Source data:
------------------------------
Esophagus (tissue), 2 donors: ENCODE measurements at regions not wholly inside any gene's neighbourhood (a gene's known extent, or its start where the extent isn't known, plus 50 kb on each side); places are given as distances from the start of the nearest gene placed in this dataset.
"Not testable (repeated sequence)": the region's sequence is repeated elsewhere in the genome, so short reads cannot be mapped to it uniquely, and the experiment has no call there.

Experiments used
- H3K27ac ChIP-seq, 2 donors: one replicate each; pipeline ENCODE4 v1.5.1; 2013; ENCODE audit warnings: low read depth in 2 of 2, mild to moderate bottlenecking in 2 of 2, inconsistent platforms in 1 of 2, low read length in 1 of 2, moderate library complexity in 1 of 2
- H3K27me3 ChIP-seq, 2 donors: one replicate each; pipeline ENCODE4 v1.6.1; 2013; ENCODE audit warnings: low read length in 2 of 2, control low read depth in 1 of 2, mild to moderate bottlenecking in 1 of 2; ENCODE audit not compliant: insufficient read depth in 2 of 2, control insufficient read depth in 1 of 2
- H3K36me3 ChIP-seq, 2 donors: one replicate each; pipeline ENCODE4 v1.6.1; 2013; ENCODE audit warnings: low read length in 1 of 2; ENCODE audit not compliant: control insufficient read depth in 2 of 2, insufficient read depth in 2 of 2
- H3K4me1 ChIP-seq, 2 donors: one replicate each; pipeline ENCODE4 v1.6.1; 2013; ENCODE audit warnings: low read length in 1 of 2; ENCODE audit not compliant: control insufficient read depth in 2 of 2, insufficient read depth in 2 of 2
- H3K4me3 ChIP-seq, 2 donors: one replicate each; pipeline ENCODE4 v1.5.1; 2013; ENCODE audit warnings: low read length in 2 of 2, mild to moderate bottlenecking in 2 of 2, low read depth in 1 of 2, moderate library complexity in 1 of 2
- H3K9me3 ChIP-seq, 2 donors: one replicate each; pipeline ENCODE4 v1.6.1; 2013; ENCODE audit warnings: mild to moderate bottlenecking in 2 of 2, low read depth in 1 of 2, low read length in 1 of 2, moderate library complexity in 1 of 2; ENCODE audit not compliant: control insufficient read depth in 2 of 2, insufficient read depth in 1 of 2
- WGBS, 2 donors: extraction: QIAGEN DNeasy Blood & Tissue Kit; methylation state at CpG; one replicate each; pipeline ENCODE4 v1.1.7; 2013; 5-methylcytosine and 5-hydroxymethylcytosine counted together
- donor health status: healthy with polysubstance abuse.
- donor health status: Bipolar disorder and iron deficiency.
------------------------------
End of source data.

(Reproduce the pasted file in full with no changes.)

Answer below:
Esophagus (tissue), 2 donors: ENCODE measurements at regions not wholly inside any gene's neighbourhood (a gene's known extent, or its start where the extent isn't known, plus 50 kb on each side); places are given as distances from the start of the nearest gene placed in this dataset.
"Not testable (repeated sequence)": the region's sequence is repeated elsewhere in the genome, so short reads cannot be mapped to it uniquely, and the experiment has no call there.

Experiments used
- H3K27ac ChIP-seq, 2 donors: one replicate each; pipeline ENCODE4 v1.5.1; 2013; ENCODE audit warnings: low read depth in 2 of 2, mild to moderate bottlenecking in 2 of 2, inconsistent platforms in 1 of 2, low read length in 1 of 2, moderate library complexity in 1 of 2
- H3K27me3 ChIP-seq, 2 donors: one replicate each; pipeline ENCODE4 v1.6.1; 2013; ENCODE audit warnings: low read length in 2 of 2, control low read depth in 1 of 2, mild to moderate bottlenecking in 1 of 2; ENCODE audit not compliant: insufficient read depth in 2 of 2, control insufficient read depth in 1 of 2
- H3K36me3 ChIP-seq, 2 donors: one replicate each; pipeline ENCODE4 v1.6.1; 2013; ENCODE audit warnings: low read length in 1 of 2; ENCODE audit not compliant: control insufficient read depth in 2 of 2, insufficient read depth in 2 of 2
- H3K4me1 ChIP-seq, 2 donors: one replicate each; pipeline ENCODE4 v1.6.1; 2013; ENCODE audit warnings: low read length in 1 of 2; ENCODE audit not compliant: control insufficient read depth in 2 of 2, insufficient read depth in 2 of 2
- H3K4me3 ChIP-seq, 2 donors: one replicate each; pipeline ENCODE4 v1.5.1; 2013; ENCODE audit warnings: low read length in 2 of 2, mild to moderate bottlenecking in 2 of 2, low read depth in 1 of 2, moderate library complexity in 1 of 2
- H3K9me3 ChIP-seq, 2 donors: one replicate each; pipeline ENCODE4 v1.6.1; 2013; ENCODE audit warnings: mild to moderate bottlenecking in 2 of 2, low read depth in 1 of 2, low read length in 1 of 2, moderate library complexity in 1 of 2; ENCODE audit not compliant: control insufficient read depth in 2 of 2, insufficient read depth in 1 of 2
- WGBS, 2 donors: extraction: QIAGEN DNeasy Blood & Tissue Kit; methylation state at CpG; one replicate each; pipeline ENCODE4 v1.1.7; 2013; 5-methylcytosine and 5-hydroxymethylcytosine counted together
- donor health status: healthy with polysubstance abuse.
- donor health status: Bipolar disorder and iron deficiency.